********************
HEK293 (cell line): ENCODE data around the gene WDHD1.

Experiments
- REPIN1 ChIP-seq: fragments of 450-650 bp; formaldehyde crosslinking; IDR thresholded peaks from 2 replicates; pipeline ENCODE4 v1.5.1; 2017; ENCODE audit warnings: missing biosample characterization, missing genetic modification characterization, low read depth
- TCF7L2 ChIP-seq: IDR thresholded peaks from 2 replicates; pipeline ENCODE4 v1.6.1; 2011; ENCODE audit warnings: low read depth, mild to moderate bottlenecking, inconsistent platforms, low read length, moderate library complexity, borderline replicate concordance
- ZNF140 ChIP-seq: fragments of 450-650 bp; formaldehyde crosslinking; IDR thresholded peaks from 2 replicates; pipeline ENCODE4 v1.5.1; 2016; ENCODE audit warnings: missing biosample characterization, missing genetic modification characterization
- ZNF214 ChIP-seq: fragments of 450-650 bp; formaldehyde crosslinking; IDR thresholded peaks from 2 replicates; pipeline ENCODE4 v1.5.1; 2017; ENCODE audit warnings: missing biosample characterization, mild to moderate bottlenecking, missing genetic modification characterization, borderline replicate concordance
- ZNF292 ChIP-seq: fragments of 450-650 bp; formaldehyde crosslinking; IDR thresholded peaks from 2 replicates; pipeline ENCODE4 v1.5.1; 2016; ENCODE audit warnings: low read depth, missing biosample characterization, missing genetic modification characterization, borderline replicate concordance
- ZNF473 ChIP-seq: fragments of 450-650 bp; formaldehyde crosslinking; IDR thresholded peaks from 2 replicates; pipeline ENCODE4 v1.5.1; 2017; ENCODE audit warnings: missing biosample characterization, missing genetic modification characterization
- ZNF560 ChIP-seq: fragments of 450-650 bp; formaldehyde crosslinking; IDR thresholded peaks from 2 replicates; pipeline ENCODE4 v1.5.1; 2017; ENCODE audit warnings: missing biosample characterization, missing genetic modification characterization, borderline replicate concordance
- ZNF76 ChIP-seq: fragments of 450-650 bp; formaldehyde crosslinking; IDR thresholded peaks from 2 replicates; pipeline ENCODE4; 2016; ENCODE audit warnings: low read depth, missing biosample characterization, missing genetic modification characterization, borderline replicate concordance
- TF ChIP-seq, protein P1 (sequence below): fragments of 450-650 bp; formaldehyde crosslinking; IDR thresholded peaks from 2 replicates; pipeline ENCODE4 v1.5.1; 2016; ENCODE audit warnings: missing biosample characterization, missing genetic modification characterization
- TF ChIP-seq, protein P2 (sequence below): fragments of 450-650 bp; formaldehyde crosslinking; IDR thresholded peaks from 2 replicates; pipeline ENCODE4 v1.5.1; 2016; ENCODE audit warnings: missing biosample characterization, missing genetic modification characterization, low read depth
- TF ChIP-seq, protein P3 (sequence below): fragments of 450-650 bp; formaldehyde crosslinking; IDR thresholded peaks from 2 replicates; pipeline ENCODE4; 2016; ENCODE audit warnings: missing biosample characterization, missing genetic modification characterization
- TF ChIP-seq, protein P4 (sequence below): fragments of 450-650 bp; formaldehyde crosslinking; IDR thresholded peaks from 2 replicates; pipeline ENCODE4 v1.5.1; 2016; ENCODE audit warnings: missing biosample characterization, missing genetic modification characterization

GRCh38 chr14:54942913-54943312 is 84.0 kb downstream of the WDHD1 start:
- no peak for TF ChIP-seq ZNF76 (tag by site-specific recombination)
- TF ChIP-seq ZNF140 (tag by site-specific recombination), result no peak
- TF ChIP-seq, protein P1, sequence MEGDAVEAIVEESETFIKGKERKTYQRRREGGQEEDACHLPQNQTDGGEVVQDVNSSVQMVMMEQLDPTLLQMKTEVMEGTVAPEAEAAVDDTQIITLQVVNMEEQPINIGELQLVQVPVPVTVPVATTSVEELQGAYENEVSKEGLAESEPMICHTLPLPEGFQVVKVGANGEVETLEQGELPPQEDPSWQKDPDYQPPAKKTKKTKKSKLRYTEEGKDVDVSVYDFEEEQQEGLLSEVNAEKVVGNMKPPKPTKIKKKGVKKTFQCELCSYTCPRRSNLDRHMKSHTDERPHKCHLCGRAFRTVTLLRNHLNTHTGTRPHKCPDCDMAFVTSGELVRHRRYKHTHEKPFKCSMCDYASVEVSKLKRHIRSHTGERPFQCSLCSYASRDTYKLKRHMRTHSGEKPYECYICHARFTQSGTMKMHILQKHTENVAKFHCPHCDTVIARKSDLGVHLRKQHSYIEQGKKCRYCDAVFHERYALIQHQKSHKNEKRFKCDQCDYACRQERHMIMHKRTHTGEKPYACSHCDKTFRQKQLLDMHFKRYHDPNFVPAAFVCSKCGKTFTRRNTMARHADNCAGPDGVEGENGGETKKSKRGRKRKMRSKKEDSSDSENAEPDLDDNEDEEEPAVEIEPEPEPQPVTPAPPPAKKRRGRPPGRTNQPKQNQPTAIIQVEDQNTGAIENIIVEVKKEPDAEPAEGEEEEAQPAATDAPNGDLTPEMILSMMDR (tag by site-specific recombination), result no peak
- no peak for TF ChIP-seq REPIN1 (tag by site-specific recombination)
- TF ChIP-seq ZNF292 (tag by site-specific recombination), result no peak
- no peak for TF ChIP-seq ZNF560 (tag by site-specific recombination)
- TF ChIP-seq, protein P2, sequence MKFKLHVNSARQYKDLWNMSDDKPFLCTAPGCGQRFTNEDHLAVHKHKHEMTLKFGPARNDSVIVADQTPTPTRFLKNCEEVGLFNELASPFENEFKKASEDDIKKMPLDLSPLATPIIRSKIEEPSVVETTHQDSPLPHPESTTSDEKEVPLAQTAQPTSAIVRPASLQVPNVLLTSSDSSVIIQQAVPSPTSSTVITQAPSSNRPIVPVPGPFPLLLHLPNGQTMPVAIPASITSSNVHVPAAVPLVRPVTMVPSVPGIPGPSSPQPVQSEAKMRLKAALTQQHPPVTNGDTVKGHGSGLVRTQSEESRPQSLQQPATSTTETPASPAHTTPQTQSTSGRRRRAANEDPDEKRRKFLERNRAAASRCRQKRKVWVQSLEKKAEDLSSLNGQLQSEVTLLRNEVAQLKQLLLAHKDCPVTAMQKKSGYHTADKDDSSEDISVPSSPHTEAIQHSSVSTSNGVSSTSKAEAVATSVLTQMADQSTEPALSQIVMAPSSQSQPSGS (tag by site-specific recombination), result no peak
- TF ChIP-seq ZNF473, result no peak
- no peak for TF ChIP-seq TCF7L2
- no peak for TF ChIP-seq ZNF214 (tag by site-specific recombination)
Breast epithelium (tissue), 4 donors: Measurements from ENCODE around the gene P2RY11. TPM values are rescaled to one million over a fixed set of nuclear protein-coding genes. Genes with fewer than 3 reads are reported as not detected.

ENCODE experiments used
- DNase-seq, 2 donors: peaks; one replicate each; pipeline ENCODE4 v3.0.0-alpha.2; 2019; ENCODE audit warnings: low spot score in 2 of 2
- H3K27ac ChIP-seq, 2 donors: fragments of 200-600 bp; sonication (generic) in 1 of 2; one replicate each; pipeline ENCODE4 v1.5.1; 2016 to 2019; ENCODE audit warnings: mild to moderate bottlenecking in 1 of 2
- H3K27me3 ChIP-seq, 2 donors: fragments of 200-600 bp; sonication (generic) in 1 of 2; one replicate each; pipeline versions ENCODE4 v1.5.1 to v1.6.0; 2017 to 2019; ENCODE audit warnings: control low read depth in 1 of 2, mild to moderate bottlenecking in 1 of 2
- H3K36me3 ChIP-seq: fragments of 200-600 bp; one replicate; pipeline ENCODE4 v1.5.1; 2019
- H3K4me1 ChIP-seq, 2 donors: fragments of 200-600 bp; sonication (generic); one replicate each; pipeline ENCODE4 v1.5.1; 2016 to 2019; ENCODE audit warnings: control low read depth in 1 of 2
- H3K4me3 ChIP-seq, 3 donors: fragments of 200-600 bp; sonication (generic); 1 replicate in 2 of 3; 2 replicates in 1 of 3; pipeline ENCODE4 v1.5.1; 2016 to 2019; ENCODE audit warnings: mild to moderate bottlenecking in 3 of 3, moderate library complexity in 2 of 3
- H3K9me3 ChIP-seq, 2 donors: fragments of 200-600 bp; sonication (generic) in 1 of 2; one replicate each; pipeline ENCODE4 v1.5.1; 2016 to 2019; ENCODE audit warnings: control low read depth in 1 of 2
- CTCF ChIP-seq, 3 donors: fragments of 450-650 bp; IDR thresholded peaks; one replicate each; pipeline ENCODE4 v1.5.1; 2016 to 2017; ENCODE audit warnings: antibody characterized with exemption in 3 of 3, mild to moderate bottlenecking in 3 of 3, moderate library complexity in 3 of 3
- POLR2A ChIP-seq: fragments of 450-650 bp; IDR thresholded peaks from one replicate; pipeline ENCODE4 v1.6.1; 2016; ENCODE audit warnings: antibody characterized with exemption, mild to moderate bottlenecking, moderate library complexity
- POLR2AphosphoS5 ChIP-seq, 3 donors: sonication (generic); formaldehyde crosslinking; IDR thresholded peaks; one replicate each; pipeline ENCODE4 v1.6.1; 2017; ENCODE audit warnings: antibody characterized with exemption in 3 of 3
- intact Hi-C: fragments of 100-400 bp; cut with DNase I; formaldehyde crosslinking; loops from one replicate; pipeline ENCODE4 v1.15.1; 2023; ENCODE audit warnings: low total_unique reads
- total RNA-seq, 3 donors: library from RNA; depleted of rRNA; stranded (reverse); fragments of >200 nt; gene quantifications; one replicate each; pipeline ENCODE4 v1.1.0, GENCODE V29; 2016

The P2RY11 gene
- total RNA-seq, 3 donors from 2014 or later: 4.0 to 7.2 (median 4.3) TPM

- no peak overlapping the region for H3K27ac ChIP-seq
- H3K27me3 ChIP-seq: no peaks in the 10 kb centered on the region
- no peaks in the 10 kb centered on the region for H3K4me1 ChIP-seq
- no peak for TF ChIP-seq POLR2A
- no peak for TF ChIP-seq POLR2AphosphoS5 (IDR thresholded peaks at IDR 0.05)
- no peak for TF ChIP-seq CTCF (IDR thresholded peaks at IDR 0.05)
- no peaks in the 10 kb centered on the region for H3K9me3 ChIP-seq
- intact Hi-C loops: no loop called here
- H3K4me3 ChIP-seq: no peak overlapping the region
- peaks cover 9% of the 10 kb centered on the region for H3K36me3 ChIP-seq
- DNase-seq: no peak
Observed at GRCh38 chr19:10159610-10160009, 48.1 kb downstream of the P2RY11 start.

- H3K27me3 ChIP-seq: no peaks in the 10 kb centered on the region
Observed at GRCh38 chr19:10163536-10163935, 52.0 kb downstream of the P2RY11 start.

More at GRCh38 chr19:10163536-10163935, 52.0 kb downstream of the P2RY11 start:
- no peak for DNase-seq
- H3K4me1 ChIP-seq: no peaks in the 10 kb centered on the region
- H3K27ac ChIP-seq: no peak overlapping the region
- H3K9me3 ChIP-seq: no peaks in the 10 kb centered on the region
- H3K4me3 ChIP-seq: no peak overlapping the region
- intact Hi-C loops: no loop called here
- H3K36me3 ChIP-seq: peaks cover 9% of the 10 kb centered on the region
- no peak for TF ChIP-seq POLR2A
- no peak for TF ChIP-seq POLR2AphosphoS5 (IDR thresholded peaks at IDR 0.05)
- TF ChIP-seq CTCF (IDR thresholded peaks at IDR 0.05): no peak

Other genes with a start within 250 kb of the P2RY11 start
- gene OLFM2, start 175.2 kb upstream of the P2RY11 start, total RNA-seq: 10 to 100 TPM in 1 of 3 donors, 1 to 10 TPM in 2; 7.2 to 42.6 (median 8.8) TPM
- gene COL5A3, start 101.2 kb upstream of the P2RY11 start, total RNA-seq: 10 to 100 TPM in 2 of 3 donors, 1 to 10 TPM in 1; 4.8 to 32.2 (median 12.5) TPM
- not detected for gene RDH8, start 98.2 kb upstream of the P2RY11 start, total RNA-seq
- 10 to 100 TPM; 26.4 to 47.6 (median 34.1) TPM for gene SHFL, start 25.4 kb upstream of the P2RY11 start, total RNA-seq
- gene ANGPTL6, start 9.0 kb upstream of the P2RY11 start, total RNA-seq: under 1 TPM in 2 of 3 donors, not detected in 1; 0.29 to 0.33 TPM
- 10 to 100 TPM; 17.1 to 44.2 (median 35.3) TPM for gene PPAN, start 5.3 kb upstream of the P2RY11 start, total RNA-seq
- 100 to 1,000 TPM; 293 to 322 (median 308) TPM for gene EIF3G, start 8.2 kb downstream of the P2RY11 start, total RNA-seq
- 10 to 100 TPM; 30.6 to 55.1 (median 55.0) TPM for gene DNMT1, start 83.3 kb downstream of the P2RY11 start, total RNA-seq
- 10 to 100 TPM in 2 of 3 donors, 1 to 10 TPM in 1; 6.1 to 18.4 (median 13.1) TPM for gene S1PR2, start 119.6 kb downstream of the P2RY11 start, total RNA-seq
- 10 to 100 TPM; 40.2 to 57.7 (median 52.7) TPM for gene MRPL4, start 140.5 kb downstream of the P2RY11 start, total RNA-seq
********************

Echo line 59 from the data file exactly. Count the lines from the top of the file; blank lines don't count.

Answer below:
- H3K27ac ChIP-seq: no peak overlapping the region